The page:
Carey’s Creek Fish Passage Project

Carey’s Creek is a known summer refuge for young coho salmon, resident trout, Pacific lamprey, native salamanders, and more. Sampling by Washington Department of Fish and Wildlife 20 years ago also indicates that Chinook salmon and steelhead trout were sometimes present.

Carey’s Creek is nearly 40ft wide, however at this driveway crossing it was forced through two culverts, 2ft and 4ft wide. Increased water speed in a small pipe is a big problem for salmon, especially the 2in-4inch juvenile fish that use this habitat for early life development and growth.

This landowner was interested in improving his private infrastructure and helping the environment. SFEG worked with him to secure funds from Puget Sound Energy and the U.S. Fish and Wildlife Service to remove the culverts and road material and replace them with a 50ft long bridge. The project was designed by the Skagit Conservation District’s Northwest Region Engineer.

Despite historic data on extensive fish use in Carey’s Creek and landowner reports of juvenile salmon swimming around the mouth of his culvert, SFEG staff were surprised and thrilled to find over 150 salmon and trout in the project area over the course of construction, as well as dozens of freshwater lamprey, a very large (and very lively) adult Pacific Lamprey, several salamanders, and over 100 crayfish. All were gently collected and safely released downstream by SFEG staff.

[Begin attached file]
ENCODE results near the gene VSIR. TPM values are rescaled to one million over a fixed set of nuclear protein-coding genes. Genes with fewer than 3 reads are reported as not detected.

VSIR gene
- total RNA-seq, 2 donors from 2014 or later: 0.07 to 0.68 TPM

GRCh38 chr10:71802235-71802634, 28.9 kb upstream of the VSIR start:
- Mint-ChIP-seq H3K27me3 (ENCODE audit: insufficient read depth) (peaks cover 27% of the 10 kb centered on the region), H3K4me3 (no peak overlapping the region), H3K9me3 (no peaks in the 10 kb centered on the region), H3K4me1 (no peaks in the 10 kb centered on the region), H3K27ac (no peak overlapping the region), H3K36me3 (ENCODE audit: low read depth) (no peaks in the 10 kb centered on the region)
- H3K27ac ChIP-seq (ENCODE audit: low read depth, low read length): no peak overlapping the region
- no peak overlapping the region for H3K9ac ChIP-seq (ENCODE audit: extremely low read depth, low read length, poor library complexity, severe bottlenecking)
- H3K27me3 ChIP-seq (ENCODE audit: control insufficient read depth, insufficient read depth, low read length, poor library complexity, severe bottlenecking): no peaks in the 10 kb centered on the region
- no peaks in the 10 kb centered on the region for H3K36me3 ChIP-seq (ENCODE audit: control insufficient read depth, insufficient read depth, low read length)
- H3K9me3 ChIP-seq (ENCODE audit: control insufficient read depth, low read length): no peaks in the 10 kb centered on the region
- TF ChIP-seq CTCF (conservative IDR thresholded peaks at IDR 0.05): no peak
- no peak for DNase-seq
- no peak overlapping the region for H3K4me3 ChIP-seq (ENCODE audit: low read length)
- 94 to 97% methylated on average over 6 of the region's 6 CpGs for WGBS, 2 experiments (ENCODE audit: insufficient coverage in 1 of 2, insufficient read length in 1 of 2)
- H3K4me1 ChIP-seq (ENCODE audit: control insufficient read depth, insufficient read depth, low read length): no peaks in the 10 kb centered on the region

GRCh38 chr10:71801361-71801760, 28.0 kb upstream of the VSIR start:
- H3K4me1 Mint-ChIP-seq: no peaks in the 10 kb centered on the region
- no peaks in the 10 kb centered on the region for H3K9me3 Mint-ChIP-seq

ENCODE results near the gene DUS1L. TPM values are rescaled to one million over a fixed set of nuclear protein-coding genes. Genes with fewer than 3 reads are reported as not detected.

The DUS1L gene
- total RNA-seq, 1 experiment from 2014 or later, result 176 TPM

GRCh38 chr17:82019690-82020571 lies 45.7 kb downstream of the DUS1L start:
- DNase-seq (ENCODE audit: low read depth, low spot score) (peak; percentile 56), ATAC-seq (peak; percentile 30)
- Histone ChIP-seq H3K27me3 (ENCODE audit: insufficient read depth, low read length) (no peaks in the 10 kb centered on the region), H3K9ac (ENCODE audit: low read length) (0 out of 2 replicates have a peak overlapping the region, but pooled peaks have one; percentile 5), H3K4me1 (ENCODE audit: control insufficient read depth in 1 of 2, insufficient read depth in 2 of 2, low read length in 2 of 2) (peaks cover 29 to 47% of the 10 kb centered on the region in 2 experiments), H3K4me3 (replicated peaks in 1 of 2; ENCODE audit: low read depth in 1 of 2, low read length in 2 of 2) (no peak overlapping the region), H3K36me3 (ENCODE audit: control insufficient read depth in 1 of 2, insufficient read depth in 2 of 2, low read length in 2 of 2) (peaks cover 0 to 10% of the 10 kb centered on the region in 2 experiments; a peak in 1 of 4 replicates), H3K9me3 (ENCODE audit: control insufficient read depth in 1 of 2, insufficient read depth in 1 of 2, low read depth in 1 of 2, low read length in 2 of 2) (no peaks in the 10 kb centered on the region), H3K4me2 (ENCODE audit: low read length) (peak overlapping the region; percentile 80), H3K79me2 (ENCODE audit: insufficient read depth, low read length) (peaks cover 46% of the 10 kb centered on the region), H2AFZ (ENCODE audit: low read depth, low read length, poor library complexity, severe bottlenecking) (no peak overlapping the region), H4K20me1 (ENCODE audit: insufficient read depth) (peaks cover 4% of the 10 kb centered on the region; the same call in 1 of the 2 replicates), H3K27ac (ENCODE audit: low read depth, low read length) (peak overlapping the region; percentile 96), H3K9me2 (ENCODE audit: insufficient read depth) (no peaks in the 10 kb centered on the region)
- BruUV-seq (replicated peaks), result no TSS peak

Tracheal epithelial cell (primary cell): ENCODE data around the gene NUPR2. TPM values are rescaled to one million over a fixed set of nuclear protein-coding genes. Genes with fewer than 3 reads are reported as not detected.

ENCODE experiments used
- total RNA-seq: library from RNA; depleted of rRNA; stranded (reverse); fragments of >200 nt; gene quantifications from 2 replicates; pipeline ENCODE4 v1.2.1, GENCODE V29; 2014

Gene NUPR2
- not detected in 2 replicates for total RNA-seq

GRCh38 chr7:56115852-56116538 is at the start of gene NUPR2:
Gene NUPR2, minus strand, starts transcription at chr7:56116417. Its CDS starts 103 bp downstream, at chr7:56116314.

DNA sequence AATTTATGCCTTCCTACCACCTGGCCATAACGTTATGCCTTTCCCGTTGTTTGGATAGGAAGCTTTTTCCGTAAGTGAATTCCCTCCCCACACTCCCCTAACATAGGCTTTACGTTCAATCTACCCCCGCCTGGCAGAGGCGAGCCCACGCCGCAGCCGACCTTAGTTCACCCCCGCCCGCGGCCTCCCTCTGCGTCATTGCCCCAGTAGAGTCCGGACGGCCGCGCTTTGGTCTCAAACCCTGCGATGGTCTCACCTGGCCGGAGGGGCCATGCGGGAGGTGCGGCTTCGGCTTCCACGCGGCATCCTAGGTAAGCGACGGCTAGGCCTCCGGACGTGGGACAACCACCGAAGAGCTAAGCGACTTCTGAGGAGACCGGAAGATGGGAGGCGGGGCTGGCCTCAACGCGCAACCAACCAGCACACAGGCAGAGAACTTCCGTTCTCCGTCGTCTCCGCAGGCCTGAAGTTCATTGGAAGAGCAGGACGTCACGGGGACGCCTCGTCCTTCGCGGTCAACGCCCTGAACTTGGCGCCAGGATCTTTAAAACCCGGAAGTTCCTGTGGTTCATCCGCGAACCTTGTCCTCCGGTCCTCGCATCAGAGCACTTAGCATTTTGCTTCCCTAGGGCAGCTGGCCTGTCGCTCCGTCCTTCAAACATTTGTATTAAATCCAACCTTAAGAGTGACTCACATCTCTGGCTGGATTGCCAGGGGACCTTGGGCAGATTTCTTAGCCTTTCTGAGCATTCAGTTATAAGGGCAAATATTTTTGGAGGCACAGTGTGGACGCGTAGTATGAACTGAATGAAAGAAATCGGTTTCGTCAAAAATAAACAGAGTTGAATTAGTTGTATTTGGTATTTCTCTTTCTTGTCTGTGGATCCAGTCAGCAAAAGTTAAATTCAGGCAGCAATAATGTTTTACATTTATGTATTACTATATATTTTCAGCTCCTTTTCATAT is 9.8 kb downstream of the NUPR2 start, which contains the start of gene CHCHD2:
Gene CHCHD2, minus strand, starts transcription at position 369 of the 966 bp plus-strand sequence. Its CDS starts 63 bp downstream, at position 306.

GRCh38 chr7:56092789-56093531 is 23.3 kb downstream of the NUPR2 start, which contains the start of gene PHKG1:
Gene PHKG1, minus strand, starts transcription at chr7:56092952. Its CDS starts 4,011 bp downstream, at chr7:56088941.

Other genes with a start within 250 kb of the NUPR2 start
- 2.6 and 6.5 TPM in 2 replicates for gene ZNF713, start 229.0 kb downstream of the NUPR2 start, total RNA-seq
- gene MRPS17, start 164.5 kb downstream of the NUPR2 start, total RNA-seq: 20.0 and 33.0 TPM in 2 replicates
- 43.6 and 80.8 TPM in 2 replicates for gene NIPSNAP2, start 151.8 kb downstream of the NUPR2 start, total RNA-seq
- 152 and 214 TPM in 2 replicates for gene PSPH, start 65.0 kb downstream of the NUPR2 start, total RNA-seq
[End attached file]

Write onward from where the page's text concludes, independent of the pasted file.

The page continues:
Less than 15 hours after the in-water work was completed for this project, SFEG staff documented several lampreys spawning in the newly dug channel where the contractor had just spread river gravel. Even as the construction crew finished up, juvenile coho were observed swimming up and down the new channel and lampreys spawned throughout the day.

Fish passage improvement projects are a collaborative endeavor made possible by the joint effort of local governments, tribes, non-profits, local businesses, and most importantly, community members who are open to working with these groups to improve fish habitat.

The benefits to these projects are immediately felt by the local business that are paid to build them, the landowners whose properties are improved, and the many aquatic species who depend on these waterways. As the Skagit Fisheries Enhancement Group education staff always say “it’s about way more than just salmon!”; these projects are about enhancing both Skagit stream ecosystems and Skagit communities.